There’s a long set of responses to Jackie Ashley’s article on Susan Greenfield’s warning to the House of Lords about the need to research the effect of technology on our brains and the way children think and learn.
Here’s my post to the Comment is Free blog on the Guardian site:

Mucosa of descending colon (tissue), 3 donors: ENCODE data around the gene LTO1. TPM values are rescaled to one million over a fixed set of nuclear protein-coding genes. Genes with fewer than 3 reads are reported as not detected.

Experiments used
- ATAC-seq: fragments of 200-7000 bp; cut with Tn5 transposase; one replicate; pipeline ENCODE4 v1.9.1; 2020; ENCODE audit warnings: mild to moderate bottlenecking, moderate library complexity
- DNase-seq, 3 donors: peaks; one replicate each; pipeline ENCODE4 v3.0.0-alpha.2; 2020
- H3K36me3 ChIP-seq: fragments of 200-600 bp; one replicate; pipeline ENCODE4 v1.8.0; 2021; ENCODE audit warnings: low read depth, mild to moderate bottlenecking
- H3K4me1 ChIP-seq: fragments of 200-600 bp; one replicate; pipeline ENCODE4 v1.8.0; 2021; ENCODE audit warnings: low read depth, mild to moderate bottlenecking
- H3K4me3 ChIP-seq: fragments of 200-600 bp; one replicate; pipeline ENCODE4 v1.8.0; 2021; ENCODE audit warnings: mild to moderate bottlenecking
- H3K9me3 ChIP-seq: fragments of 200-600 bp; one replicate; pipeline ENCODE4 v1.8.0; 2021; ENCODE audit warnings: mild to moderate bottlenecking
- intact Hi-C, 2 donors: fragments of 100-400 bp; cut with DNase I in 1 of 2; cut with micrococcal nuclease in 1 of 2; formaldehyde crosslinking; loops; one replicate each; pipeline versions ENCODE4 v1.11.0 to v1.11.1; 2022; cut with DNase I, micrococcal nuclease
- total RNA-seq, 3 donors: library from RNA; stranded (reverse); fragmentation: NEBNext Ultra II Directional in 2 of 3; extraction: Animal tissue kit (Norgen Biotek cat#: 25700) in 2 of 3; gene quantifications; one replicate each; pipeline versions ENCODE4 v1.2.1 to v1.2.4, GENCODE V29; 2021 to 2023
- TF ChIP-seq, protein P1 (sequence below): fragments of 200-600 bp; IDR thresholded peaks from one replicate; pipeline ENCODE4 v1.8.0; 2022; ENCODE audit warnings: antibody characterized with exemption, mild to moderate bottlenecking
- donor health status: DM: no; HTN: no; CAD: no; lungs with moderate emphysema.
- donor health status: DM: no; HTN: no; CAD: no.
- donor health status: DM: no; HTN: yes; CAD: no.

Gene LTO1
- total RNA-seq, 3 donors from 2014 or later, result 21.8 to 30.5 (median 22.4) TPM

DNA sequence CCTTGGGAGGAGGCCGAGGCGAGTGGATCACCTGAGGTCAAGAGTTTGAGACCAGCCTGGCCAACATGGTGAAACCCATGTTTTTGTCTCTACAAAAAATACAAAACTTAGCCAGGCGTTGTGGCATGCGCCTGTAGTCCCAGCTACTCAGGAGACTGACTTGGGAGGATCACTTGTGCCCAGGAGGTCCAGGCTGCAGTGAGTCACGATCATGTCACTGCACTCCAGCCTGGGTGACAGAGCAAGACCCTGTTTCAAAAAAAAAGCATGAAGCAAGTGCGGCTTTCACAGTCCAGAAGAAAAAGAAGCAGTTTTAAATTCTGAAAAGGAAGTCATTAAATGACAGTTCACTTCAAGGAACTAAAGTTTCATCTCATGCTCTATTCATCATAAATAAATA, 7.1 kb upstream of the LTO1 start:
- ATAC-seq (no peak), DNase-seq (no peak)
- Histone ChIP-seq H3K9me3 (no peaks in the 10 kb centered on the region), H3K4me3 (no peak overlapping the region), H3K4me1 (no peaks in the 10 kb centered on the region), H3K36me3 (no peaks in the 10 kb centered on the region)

I thought I’d have a proper read of Susan Greenfield’s piece rather than pick over Jackie Ashley’s muddled article. Greenfield skims over a lot of ground, conflates lots of ideas and begs loads of questions, but I think she means well in arguing, ironically, that the key skill in education is learning how to ‘pose appropriate, meaningful questions’. She also supports Futurelab’s work, which is good work because it positively embraces the potential of new technology to generate enquiring minds. She is calling for an open debate and I would suggest that an agency like Futurelab is best placed to articulate the questions. However, it’s fun to pick holes so I can’t resist pointing out where she begs some questions: 1) She assumes that young people aren’t reading sustained narratives anymore. But I remember seeing that there had been a huge increase in children reading fiction (need to check that though). In my schooling, 23-34 years ago-ish, we didn’t read sustained narratives but bits of text on the blackboard and in worksheets. My sustained reading was voluntary. If you look at the 50 years of mass secondary education, much of the effective learning would be through crafts, science experiments, physical and social activity. Very few children learn mostly through reading and writing, although some do and then they may find the time for sustained reading out of school. 2) She says that in a multimedia presentation ‘you would be having an experience not learning’. But doesn’t brain-based learning theory say that you learn through sensory reinforcements and experiences? 3) She assumes that children are spending most of their time learning via screens and seems to have wiped teachers and other mentors out of the equation. I understood that access to ICT and multimedia presentations in schools was still too limited. 4) She assumes that children or teachers don’t make time to reflect or talk during or after seeing a multimedia presentation or film. She suggests that films (e.g. films of books) will make us lose our imaginations, but films can inspire children to read books, write books, write comics, invent new stories, imagine other worlds, want to travel, want to solve the world’s problems. The heart of the issue she raises is the ‘wow’ and ‘yuck’ factor, that our responses to stimuli will become too superficial. The way to avoid this is to invest in education, to ensure that education enables young people to develop critical thinking skills, to take ownership of their learning and to learn through experience, through problem solving, and to have as much access as possible to web-based information, films, books, sounds and more to help them solve these problems.